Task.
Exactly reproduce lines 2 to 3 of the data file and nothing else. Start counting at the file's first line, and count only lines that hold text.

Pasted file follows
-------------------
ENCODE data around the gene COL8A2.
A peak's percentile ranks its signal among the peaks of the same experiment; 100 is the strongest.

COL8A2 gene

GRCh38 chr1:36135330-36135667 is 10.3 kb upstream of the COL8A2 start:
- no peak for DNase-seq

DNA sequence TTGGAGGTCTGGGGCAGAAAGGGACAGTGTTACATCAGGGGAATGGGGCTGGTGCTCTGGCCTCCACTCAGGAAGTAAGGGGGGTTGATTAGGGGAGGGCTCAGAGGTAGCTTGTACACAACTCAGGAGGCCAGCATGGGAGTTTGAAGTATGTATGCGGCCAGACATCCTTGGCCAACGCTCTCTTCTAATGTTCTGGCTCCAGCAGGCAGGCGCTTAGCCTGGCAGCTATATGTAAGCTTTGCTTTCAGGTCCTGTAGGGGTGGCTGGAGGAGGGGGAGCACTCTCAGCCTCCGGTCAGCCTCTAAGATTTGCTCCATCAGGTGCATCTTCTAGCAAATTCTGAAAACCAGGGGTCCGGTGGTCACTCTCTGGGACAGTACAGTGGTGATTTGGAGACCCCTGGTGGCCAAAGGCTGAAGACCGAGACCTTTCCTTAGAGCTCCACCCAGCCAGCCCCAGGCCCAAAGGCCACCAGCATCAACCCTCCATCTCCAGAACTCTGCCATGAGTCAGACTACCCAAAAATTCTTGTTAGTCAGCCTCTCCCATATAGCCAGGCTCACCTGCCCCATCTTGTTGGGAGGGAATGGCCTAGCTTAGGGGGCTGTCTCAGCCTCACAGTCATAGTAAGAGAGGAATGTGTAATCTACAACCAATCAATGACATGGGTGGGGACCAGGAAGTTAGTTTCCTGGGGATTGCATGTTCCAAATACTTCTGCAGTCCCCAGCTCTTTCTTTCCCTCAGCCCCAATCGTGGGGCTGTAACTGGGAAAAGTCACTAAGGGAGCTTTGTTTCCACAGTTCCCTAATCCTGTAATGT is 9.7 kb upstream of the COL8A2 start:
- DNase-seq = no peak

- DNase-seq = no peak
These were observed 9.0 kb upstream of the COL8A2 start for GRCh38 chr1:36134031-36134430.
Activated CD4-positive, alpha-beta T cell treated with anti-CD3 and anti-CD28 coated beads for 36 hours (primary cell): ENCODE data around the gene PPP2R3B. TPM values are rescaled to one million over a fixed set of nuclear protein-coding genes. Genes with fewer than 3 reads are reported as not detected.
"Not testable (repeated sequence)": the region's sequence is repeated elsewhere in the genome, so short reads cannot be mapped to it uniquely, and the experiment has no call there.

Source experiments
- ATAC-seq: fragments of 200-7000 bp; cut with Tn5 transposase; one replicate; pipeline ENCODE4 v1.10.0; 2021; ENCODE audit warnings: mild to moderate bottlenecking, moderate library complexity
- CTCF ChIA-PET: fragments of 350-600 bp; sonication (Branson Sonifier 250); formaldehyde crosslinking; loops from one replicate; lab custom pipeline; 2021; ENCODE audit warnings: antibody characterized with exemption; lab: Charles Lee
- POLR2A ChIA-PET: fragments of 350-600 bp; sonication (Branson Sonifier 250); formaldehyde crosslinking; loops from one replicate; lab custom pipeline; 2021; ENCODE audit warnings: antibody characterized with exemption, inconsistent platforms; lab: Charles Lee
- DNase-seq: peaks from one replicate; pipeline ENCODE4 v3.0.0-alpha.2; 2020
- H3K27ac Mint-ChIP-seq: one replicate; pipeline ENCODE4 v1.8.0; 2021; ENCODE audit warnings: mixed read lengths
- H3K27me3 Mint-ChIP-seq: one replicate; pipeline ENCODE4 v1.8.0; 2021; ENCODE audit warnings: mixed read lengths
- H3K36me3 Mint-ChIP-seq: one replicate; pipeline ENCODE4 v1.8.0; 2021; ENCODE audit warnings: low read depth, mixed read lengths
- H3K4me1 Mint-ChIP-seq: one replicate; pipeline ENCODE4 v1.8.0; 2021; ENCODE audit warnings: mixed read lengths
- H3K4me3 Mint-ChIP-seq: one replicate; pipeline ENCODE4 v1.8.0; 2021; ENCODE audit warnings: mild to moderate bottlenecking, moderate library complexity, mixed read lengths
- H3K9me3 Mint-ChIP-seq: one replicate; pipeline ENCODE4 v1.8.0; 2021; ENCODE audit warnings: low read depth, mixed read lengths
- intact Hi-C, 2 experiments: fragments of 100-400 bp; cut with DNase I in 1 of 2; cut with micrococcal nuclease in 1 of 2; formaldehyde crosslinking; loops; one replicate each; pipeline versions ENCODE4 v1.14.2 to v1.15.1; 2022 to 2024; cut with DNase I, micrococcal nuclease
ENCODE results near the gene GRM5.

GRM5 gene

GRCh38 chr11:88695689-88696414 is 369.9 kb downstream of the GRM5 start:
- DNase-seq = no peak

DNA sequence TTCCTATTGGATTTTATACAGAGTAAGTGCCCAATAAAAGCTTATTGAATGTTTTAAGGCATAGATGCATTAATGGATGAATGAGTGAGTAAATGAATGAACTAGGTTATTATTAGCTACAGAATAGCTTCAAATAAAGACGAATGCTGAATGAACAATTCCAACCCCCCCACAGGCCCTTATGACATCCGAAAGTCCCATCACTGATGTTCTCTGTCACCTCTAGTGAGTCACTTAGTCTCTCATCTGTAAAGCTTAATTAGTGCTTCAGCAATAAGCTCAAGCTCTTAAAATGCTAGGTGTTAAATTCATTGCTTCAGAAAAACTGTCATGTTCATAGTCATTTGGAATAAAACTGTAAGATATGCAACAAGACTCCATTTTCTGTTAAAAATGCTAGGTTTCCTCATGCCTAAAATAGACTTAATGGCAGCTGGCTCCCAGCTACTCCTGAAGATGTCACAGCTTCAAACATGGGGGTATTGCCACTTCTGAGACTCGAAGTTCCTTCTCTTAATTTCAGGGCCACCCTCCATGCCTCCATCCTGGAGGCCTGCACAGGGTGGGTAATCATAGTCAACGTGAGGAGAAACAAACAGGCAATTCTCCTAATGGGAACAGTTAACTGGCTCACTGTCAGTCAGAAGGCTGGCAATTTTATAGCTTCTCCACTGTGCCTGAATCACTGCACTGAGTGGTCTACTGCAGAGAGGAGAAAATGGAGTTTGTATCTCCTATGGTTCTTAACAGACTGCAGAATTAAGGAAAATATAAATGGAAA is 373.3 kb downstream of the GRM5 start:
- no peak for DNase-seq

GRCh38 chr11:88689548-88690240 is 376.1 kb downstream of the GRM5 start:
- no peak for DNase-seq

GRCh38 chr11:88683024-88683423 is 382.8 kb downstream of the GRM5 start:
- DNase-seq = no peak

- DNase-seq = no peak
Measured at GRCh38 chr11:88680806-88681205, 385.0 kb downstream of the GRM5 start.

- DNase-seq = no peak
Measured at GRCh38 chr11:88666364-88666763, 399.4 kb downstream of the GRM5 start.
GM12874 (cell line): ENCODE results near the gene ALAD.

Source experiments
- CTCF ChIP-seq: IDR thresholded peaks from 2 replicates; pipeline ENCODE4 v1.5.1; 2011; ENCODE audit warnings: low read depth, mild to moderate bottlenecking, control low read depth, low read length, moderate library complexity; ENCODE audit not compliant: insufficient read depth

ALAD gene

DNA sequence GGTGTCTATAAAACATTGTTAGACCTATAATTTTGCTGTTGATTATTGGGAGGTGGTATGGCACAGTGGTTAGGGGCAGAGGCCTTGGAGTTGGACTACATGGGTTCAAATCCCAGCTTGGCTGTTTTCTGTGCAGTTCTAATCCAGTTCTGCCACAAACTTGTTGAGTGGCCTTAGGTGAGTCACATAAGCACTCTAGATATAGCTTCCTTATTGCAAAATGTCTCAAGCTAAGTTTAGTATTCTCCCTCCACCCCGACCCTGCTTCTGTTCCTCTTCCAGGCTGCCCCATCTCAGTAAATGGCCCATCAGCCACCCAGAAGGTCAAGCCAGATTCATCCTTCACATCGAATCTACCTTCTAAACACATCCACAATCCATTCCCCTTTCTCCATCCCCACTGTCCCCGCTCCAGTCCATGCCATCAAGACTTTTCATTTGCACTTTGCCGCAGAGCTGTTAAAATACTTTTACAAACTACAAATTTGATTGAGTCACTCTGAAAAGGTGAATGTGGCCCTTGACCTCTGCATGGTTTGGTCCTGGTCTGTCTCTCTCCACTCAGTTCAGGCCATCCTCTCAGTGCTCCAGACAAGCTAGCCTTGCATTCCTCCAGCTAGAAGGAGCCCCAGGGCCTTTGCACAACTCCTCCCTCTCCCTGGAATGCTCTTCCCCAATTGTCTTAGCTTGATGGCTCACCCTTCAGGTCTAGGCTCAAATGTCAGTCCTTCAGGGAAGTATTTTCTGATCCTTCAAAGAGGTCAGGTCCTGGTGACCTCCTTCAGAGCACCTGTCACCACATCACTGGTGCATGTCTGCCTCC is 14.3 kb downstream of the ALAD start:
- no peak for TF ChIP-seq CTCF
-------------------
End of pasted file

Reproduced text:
A peak's percentile ranks its signal among the peaks of the same experiment; 100 is the strongest.

COL8A2 gene